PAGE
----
How to Run from Frankfurt Airport to Downtown Frankfurt and Back During a FRA Layover in 7 Easy Steps

The new friends you’ll meet
The sights you’ll see
As you run to downtown Frankfurt
For the runners of the world who have a layover at Frankfurt International Airport (FRA), here are simple instructions to have a great Frankfurt Layover Running Adventure between your long-haul international flights (or any trip for that matter).

1. Plan ahead.

Know your speed and distance and use Google Maps of FRA to plot your run. There are a number of trails around the airport and bridges across the Main river with pedestrian walkways where you can cross into Frankfurt.

Here are two runs I did as a guide for your adventures:

  1. 9 miles: Airport to Downtown
  2. 18 miles along the Main River

The S-Bahn and U-Bahn can return you to the airport as well, just plan ahead as both are confusing and will have you screaming at German planners (or lack there of).

2. Change and store luggage.

Be sure to pack your running gear in your carry on luggage (wear your running shoes) and store your carry on at the baggage storage area in the A wing of the airport.

3. Take the Steigenberger Airport Hotel bus

This bus will take you to the hotel where you can start your run. The Steigenberger Hotel is right next to the main running trails from the airport and is beyond all the autobahn traffic that can get you lost or run over.

4. Run!

Enjoy the countryside scenery as you run thought the Frankfurt City Forest, and depending on your distance, the Main River and Frankfurt am Main itself.

Here I am, in the center of Frankfurt after that first run:


5. Take the SBahn back to the airport.

If you took a few Euros you can buy a ticket back to the airport on the S-Bahn. Or you can just ride it like a rabbit, without paying, and always watchful for ticket police. Either way, the S-Bahn will bring you back to the airport terminal.

6. Shower and optional massage:

After you’re back at the airport terminal all hot and sweaty, you have three options to get cleaned up:

  1. Shower at one of the public showers in the terminal
  2. Shower in one of the airport lounges (Lufthansa Welcome Lounge is amazing!)
  3. Go back to the hotel and get a long massage and hot shower before flying out (my recommendation)

7. Continue your trip.

What better way to fly onward and really enjoy the in-flight drinks, than with a post-run high? I hope to see you next flight, with a smile as you remember your Frankfurt Layover Running Adventure.


Where should I marathon training run in Amman, Jordan?

Running in Amman’s Sport City
Hi, my name is Wayan and I have a running problem. I am in Amman for 2 weeks and I need to run. But not just any run, I need 20 miles of running.

I have this running binge coming on. Some would call it a marathon, but I see it as a running bender through Washington DC. Yet, that is then. Now, this weekend, I need to run to build up my tolerance.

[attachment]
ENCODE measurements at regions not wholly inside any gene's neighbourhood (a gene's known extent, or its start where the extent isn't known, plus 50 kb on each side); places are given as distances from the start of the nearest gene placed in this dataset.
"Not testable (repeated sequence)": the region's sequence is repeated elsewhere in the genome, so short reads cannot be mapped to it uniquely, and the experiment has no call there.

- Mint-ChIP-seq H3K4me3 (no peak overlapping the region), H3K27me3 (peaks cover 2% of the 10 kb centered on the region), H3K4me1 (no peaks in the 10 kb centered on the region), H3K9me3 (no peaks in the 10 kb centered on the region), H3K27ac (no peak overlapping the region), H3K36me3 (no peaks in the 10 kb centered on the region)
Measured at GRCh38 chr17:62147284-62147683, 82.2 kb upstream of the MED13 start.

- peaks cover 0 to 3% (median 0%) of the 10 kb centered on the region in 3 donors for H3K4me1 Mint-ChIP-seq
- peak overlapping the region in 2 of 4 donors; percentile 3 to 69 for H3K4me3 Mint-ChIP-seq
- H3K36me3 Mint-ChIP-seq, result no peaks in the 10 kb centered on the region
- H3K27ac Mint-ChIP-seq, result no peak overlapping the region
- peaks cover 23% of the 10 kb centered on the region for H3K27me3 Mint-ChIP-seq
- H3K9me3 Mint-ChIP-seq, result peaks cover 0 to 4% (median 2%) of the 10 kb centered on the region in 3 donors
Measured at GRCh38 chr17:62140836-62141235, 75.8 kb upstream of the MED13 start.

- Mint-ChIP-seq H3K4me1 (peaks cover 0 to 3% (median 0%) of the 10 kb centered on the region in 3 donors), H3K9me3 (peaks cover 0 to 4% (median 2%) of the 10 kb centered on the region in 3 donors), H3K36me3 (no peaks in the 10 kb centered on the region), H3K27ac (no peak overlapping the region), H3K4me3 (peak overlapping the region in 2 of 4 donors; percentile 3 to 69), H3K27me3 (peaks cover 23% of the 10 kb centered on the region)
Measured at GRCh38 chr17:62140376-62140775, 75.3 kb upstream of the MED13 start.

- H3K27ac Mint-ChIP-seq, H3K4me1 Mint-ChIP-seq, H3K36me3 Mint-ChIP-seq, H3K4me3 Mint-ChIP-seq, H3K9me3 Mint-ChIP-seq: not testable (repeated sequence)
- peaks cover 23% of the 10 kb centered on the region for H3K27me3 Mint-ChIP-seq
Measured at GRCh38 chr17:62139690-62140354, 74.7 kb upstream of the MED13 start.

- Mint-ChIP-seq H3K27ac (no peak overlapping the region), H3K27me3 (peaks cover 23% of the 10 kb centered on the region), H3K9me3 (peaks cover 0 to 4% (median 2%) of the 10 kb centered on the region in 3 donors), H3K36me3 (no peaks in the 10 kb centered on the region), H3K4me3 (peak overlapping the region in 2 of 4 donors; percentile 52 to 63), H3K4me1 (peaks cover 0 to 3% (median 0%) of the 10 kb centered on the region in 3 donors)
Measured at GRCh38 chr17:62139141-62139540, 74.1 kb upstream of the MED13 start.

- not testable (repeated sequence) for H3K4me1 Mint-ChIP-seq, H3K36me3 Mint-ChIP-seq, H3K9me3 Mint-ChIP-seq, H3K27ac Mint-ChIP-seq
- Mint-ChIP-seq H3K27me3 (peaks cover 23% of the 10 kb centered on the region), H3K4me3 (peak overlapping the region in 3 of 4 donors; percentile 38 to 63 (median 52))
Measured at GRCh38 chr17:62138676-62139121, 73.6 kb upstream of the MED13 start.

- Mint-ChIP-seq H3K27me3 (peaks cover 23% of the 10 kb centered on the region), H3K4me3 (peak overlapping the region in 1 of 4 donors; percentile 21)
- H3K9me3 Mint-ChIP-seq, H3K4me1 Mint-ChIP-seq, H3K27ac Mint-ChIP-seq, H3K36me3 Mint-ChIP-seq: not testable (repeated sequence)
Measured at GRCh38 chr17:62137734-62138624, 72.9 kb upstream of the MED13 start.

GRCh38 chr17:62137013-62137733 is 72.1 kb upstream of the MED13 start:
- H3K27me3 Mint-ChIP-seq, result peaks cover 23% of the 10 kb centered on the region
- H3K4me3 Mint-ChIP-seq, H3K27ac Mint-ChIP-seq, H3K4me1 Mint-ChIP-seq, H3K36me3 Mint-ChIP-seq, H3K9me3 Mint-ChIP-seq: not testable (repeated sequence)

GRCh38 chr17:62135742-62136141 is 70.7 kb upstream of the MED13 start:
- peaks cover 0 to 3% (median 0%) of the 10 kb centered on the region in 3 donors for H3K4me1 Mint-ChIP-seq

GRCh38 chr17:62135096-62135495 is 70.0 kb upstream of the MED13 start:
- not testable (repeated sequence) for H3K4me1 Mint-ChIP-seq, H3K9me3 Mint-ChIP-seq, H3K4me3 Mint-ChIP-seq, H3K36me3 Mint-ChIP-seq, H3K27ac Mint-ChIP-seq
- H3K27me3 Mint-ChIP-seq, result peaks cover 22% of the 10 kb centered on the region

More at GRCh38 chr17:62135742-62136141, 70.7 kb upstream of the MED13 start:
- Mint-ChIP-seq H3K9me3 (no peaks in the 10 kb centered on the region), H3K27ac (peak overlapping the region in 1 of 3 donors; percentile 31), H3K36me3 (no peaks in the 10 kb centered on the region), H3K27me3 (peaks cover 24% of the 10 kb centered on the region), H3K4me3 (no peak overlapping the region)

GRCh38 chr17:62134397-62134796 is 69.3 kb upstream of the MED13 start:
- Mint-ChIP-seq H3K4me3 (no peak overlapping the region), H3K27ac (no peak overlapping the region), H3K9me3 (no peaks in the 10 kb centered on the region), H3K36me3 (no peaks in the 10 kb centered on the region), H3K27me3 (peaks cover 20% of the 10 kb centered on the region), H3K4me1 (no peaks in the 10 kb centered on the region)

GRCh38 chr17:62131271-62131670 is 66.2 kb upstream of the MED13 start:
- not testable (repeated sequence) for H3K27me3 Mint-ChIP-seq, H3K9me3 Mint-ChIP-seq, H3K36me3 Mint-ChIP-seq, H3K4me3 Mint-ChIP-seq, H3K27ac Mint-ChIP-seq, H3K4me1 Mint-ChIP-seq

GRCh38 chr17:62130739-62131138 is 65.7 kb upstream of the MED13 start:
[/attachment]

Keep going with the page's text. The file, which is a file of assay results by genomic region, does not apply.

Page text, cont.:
So where should I run? At a 9 minute per mile pace? And then I’ll need a beer, or two. Dehydration they say. I call it a thirst for all that is good in life.

Where should I marathon training run? In Amman, Jordan.


Running the Abuja Obstacle Course

Open sewer leg breaker
And no running too
If you’re a runner, African can be a challenging place. There are few African joggers to be seen, as running is not really considered a sport to be practiced. Either you’re a good runner and so do it as part of a team, or you don’t run unless needing to for a specific purpose.

So I am often asked why I run across Africa. Here is my answer:


But don’t think that quiet paved street is the norm. In Africa, any street that is paved, is usually high traffic, forcing me to run on the road shoulder. There I follow the well-trod path that others also take, being vigilant for the common leg-breaking hazards like:

Open Manholes & Sewers

While you and I see a manhole cover as an essential safety feature, in Africa (as in Russia) they’re often seen as a cheap source of steel, and stolen for reuse or resale. Or just left askew. Also, curbside sewer canals are common, and commonly covered with cracked or missing concrete spans. Both are perfect to break a leg or a neck if you don’t watch your footfall.

Anti-Parking & Loitering Obstacles

One way to keep people from parking in front of your building is to put large concrete blocks or stones along the roadside, or plant shrubs intertwined with barbed wire. These intentional obstacles, perfect ankle shredders, also include walls out to the street and armed guards who stand in your way.

Generator and Moped Exhaust

In Nigeria generator and moped exhaust for their own special running barrier. First, generators are in front of every house in large cities like Lagos and each exhaust pipe points out into the road, ready to engulf passing joggers in a cloud of diesel fumes. Next, in small towns, two-stroke mopeds are everywhere spewing their sickly oil/gas clouds right into your path for a coughing and choking conclusion to every run.

Crazy Moped Drivers

And its not just their exhaust that’s dangerous. Mopeds themselves, as they’re driven by Nigerians, are deadly to the errant jogger. In fact, they’re so dangerous, I refuse to run on paved roads in small towns of Nigeria – Nigerian moped drivers are just too crazy.